The role of a hospital chaplain is to provide a ministry of presence for patients, whānau and staff. This spiritual pastoral care work is varied, depending on what people identify they need; for example, someone to listen, to pray, to laugh. The Chaplain honours each person whatever they are experiencing, they have time to sit with and accompany, witness to their questions, pain, hope and faith.
Innovation… the changing role of chaplains in our health care
The Wellington Hospital Chaplaincy Trust is committed to supporting innovation in the role of hospital chaplains. We recognise that how hospital chaplains worked in the past has changed as health care in our hospitals has changed and continues to change.
In a generation the average length of stay in hospital has changed from 30 days to three days. Long term patients have been moved to community care, rest homes and hospices and treatment has changed from primarily bedrest to high tech solutions.
Chaplaincy Services needing to reflect these changes
Hospital Chaplaincy has traditionally been a Christian mission supported by the mainstream Christian churches. The mainstream Christian churches are declining and other religions and forms of spirituality are growing. Do patients and their family and whanau still seek the support of a chaplain?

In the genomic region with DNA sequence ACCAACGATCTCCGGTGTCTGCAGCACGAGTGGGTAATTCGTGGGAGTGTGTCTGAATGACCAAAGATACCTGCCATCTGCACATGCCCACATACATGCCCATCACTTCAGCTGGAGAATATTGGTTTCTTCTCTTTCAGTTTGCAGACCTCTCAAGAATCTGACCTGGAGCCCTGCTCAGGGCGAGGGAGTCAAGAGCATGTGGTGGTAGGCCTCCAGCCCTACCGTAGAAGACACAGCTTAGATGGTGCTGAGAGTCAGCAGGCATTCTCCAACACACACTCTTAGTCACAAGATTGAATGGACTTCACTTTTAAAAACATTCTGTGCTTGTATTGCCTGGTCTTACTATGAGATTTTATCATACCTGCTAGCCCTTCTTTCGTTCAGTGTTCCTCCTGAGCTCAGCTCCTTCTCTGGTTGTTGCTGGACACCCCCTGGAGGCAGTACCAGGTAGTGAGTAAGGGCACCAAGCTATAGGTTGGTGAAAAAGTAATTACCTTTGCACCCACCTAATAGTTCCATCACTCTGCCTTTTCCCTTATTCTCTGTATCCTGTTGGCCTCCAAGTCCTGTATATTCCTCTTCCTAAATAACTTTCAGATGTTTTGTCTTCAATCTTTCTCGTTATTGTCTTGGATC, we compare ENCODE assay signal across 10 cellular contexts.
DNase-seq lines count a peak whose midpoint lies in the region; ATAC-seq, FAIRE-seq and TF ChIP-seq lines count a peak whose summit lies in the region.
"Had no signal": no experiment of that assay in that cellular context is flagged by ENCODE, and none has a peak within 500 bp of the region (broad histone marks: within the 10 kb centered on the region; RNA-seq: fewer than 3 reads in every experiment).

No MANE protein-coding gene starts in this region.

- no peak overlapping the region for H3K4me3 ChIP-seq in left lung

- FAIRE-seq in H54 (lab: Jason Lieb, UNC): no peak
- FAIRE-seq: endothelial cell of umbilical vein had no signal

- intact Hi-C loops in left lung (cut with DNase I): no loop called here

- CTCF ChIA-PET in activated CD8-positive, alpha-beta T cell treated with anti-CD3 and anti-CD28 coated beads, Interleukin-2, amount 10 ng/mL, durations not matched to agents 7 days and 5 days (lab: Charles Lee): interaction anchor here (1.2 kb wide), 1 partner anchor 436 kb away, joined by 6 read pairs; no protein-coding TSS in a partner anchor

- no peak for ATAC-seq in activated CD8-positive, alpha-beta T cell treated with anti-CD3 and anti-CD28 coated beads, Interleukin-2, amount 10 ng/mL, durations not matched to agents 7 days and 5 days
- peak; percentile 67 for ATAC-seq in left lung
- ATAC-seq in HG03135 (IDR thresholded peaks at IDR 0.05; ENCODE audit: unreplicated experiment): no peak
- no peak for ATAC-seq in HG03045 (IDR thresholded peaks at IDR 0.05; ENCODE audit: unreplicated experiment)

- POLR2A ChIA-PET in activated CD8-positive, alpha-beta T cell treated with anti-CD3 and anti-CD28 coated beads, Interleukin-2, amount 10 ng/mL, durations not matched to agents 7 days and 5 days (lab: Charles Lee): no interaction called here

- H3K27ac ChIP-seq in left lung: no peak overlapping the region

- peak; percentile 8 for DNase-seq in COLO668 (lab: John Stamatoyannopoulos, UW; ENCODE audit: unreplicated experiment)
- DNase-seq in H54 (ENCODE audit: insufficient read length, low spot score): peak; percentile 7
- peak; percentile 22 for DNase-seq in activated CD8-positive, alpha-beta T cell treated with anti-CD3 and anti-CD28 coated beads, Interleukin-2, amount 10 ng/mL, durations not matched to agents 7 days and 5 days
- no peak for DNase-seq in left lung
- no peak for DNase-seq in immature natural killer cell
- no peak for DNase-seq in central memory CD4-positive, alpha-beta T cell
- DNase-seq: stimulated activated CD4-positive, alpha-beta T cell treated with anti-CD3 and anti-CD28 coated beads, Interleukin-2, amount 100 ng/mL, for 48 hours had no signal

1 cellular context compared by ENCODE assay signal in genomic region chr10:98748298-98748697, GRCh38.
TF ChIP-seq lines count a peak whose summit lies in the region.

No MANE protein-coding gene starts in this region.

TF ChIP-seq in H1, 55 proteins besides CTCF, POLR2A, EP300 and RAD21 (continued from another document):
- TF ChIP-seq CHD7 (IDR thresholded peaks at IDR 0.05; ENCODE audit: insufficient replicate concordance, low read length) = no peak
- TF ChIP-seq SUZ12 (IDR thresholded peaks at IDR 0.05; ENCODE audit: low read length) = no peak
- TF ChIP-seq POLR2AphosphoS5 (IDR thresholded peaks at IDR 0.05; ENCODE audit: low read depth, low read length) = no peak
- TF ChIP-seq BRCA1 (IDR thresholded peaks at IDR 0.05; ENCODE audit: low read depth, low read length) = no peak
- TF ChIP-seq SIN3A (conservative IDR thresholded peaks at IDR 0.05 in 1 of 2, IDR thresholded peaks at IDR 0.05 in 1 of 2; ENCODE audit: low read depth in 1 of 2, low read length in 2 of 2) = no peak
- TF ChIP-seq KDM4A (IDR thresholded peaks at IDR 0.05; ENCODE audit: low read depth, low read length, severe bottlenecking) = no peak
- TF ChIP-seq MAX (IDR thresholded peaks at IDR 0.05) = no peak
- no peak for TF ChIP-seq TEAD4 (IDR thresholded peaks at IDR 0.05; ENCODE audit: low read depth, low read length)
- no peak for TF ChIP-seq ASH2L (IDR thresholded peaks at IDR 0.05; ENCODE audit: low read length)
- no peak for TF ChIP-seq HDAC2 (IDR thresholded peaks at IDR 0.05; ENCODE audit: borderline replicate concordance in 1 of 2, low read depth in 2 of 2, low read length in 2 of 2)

How are chaplains trained for the changing role?
- What special characteristics are needed for Hospital Chaplaincy
- What characteristic are needed for competent chaplains
- What formal training is there for Chaplains in Aotearoa New Zealand.
How can the Wellington Hospital Chaplaincy Trust support innovation in the Hospital Chaplaincy?
Funding research into the changing role of Hospital Chaplaincy. Examples of initiatives the Trust has funded include:
- research projects
- contribution towards attendance of conferences
- new initiatives in service delivery
- For more information on how to apply for funding is available here.